With a good application, excellent links and clean tests, you will be admitted to the police academy for rigorous training.  The training covers local legislation, traffic management, self-defense, weapons regulations and security.  If you have completed this training, you have not reached the age, you can be placed in the office, where they do clerical work, until you reach 21 years of age.

4.     Take the civil service exam

Some states require you to take a civil service exam to enter your local police academy.  In other states, you can take a public service exam to find a job.  Each county and state has its own exams, so if you want to work in a city, county, or government agency, you will have to take separate exams.

5.     Gain experience

Training does not stop when you become a police officer.  There are always new skills, techniques, policies and rules that you need to know.  This is especially true if you want to advance your career.  There are two skills that are extremely important for good detective work: interview and interrogation.  They are both related to the collection of information, but there is a big difference between them.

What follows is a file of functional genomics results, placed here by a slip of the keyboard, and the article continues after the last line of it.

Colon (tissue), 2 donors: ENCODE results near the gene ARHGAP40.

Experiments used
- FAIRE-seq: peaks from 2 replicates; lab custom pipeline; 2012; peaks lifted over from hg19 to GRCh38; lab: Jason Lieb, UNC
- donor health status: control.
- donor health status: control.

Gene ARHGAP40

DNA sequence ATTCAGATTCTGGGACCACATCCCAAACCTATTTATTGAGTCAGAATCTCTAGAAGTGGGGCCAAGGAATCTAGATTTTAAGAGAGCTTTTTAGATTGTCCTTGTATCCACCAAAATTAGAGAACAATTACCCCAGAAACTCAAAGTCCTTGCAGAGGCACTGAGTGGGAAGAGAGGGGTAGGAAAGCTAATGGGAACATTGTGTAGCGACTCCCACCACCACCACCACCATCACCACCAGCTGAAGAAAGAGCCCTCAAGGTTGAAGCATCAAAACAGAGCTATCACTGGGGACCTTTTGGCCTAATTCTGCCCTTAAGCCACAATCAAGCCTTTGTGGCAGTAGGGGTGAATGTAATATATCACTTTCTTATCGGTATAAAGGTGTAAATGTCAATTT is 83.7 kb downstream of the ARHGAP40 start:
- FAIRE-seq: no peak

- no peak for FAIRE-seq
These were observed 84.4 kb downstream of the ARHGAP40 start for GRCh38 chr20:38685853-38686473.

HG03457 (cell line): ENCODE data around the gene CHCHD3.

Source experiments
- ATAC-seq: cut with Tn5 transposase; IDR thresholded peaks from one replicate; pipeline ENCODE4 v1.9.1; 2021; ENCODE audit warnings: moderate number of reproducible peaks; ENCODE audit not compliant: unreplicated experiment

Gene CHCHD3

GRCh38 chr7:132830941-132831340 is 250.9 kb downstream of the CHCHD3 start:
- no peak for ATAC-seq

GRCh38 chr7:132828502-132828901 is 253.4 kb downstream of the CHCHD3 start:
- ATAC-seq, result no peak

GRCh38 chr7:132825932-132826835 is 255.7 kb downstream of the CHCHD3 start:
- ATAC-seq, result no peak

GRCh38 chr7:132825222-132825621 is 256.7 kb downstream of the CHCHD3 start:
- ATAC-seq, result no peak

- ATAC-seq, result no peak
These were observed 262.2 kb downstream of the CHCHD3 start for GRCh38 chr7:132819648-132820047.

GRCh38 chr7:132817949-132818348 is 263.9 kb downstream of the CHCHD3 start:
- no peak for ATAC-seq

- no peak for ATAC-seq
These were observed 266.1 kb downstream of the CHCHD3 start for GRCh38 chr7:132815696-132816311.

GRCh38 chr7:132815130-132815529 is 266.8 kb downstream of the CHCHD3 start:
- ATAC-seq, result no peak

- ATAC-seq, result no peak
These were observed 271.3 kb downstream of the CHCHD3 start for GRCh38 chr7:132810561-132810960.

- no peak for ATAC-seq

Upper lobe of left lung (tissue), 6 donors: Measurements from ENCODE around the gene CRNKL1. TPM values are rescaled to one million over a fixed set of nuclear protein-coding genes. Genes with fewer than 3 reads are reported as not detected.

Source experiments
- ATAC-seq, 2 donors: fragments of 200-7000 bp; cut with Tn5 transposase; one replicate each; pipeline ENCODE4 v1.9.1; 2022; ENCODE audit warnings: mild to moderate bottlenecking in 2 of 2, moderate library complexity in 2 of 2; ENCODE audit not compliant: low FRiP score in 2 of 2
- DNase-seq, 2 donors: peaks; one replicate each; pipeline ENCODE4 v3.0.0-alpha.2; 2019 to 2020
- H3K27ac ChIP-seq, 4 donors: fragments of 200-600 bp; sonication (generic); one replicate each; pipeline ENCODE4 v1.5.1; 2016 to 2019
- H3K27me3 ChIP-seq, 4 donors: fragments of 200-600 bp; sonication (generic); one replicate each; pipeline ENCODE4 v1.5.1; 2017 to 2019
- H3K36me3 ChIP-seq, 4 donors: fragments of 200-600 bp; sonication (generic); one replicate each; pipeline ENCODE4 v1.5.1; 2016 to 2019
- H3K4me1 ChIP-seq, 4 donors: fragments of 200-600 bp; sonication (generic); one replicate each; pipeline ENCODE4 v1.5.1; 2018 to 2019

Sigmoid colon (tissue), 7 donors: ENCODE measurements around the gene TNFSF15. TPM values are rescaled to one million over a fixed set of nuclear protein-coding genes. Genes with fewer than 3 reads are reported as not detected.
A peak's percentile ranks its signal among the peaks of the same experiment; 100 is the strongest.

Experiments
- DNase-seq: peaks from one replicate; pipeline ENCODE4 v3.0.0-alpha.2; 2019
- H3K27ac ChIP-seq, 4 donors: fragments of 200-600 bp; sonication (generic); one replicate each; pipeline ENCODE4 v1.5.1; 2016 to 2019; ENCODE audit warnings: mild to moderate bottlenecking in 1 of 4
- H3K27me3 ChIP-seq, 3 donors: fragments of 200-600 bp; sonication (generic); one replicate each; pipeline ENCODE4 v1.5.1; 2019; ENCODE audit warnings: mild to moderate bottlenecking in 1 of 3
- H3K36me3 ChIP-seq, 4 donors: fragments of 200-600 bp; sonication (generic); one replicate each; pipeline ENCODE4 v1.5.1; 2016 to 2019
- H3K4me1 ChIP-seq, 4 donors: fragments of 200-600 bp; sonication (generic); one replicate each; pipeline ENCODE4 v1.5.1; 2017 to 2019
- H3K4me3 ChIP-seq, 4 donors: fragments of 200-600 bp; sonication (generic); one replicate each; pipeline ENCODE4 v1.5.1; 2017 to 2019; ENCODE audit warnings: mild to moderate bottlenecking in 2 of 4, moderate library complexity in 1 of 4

The first requires the skills of great people to obtain information from those who are not suspected of committing a crime; the latter requires negotiation skills and an understanding of human psychology to obtain information from those who are.

They’re both tricky because they require people to tell you information they don’t remember, don’t think it’s relevant, or don’t want to tell you – and you need to know how to get the information legally.  The information that was forced from the suspects is useless because it will be thrown into court.

6.     Follow local registration and credentialing requirements.

Requirements to become a detective may vary by state.  Because most states have different requirements to become a police officer, the steps to join state detectives may also vary.  In general, some police departments require future detectives to have only a high school diploma or GED, while others require some college or two- to four-year college courses.

7.      Get certified

There are many certificates available for police career search.  If you have several years of experience in law enforcement, you can take the National Detective / Investigative Test (NDIT), which tests a police officer’s readiness to become a detective.